Gambia: Declaration allowing access to African Court a major advance for access to justice
The International Commission of Jurists (ICJ) welcomes the formal declaration of the Gambia to allow individuals and certain non-governmental organizations with observer status access to complain of human rights violations against the Gambian State at the African Court on Human and Peoples Rights.
Gambia became the ninth African State to make the declaration to allow individual access the African Court on Human and Peoples Rights. The ICJ called on other States to follow suit rapidly.
“The Gambian government should be applauded, but more African States need to step up to reinforce their international human rights obligations by allowing victims of violations direct access to the Court and to empower the African Human Rights Court to do the work for which it was set up.” said Arnold Tsunga, Director of the ICJ African Regional Progamme. “It is only through extensive depositing of article 34(6) by the majority of African states that the court can be truly an African Court”.
In addition to granting access to individuals, the Declaration made under article 34(6) of the Protocol to the African Charter on Human and Peoples’ Rights triggers the courts jurisdictional competency under article 5(3) to allow for a limited number of NGOS access.
“The promise of human rights protection under the African human rights system can only be realized when political leaders match rhetoric with such action as allowing individuals to seek an effective remedy by direct access to regional human rights mechanisms like the African Court,” added Arnold Tsunga.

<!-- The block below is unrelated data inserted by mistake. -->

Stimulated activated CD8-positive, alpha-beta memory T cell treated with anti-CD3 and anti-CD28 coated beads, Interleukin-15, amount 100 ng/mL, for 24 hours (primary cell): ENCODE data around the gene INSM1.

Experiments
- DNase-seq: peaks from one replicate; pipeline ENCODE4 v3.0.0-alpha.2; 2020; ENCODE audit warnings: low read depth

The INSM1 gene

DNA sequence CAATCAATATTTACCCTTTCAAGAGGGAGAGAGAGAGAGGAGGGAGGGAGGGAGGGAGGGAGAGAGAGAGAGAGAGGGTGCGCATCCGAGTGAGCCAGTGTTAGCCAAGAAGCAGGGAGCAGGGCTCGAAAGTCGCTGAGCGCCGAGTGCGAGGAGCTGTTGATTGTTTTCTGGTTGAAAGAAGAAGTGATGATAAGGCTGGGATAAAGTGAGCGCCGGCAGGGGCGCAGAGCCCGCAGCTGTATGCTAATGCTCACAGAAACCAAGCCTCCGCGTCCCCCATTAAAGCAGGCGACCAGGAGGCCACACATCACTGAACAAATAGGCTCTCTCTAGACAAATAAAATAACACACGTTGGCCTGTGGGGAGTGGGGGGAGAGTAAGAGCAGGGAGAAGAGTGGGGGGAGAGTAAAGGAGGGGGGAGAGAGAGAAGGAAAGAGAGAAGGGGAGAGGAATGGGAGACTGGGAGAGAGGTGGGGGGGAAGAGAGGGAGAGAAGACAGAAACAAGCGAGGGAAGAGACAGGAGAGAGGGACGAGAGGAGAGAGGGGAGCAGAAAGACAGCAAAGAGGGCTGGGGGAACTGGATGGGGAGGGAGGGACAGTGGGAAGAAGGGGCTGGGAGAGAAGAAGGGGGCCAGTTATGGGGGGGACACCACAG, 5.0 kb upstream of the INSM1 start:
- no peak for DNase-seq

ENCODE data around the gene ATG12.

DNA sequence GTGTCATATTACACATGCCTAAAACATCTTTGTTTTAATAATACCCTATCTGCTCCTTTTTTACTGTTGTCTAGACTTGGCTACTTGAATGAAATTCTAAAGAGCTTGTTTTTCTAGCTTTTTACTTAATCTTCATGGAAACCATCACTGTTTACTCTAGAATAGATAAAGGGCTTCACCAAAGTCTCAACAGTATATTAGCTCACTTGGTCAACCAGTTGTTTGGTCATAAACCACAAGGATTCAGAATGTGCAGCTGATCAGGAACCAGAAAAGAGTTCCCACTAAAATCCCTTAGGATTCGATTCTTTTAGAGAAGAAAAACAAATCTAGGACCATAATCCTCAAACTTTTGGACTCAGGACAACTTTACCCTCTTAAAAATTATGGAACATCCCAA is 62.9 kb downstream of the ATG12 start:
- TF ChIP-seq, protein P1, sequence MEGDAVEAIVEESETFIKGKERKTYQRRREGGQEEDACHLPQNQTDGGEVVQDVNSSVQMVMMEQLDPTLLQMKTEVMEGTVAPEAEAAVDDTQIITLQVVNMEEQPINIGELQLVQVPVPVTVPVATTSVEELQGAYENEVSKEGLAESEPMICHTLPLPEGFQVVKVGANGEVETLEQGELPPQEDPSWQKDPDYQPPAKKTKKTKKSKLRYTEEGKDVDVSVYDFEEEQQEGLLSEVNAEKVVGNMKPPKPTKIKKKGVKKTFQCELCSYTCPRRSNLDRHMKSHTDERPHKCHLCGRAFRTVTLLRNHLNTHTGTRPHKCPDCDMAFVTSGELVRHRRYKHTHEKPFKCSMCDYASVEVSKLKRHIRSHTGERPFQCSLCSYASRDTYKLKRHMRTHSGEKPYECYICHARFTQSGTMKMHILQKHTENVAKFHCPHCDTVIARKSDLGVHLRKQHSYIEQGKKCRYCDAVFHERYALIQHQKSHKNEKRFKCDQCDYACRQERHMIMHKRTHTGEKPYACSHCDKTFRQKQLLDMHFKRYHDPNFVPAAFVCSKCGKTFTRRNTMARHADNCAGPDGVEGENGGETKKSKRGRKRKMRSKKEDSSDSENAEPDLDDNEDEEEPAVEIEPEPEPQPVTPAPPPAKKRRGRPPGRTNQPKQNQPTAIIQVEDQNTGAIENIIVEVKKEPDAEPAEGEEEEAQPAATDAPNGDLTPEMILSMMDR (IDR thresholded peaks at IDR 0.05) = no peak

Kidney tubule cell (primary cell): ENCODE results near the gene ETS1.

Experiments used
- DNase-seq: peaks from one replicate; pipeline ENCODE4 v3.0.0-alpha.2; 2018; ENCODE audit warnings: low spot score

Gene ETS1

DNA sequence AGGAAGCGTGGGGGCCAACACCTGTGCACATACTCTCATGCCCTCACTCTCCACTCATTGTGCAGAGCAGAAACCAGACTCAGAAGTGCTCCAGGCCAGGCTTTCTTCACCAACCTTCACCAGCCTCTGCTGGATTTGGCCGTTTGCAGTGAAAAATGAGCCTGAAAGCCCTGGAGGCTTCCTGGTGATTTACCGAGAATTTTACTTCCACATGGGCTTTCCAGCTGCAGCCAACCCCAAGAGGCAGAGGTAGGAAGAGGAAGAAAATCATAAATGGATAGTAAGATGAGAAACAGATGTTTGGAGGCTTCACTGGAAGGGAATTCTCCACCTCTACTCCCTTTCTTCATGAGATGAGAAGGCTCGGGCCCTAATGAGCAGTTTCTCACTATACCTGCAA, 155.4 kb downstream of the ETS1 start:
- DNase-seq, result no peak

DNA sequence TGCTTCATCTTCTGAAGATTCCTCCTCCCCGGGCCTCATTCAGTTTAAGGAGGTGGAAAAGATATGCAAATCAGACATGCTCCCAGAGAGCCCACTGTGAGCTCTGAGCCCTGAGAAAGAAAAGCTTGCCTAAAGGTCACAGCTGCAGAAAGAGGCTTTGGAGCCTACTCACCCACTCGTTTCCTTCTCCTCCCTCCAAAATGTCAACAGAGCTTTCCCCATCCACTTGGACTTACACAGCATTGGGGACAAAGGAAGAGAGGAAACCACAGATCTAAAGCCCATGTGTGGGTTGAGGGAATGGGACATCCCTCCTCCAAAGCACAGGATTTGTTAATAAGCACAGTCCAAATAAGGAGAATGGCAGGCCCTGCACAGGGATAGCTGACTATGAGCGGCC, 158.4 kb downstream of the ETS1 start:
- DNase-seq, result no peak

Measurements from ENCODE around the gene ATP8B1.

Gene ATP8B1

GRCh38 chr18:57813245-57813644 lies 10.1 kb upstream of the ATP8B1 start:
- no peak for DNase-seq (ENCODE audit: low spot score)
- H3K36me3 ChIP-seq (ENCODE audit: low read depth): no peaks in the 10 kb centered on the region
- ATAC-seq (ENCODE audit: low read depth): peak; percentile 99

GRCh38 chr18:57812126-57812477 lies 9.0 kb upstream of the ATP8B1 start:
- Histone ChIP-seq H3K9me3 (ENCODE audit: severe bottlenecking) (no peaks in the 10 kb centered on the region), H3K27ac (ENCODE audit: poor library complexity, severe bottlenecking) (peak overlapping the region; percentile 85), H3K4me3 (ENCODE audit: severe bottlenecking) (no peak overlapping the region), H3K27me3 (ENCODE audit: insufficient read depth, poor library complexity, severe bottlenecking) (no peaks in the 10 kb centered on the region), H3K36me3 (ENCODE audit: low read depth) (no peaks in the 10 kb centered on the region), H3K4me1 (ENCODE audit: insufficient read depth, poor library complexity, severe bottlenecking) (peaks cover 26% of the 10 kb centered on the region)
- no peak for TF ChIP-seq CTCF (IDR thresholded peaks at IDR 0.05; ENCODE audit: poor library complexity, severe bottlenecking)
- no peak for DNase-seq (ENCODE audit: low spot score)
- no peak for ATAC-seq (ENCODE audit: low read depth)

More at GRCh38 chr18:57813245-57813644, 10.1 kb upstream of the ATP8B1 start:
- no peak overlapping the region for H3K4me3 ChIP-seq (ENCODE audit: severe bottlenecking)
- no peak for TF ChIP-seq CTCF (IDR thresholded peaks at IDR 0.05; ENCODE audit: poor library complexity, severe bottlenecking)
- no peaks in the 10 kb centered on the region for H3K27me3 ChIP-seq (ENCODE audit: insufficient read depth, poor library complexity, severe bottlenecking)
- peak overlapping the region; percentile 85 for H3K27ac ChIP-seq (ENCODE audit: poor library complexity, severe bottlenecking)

The ICJ emphasized that despite the significant human and material resources invested in the Court since its establishment in 2006, the African Court has been unavailable to great majority of Africans, since very few States had so far entered the declaration recognizing its competency.
Other States that have previously made declarations include Benin, Burkina Faso, Côte d´Ivoire, Ghana, Malawi, Mali, Tanzania and Tunisia.
Although, complaints of human rights violation can only be brought directly before the Court against the nine States that have made the declaration, victims of human rights violation of almost all African States can already bring claims against other states through the non-judicial communication procedure available at the African Commission on Human and Peoples´ Rights.
The ICJ stressed while access to the Commission’s procedures is important, it was not an adequate substitute for the kind of binding legal remedy that can be only ordered by a Court. The ICJ noted poor rate of compliance with decisions of the African Commission.
Arnold Tsunga, Director of the Africa Regional Programme, International Commission of Jurists C: +263 77 728 3248, E: arnold.tsunga(a)icj.org
Solomon Ebobrah, Senior Legal Advisor, Africa Regional Programme, International Commission of Jurists.C: +234 803492 7549, E: solomon.ebobrah(a)icj.orgNewsPress releasesWeb stories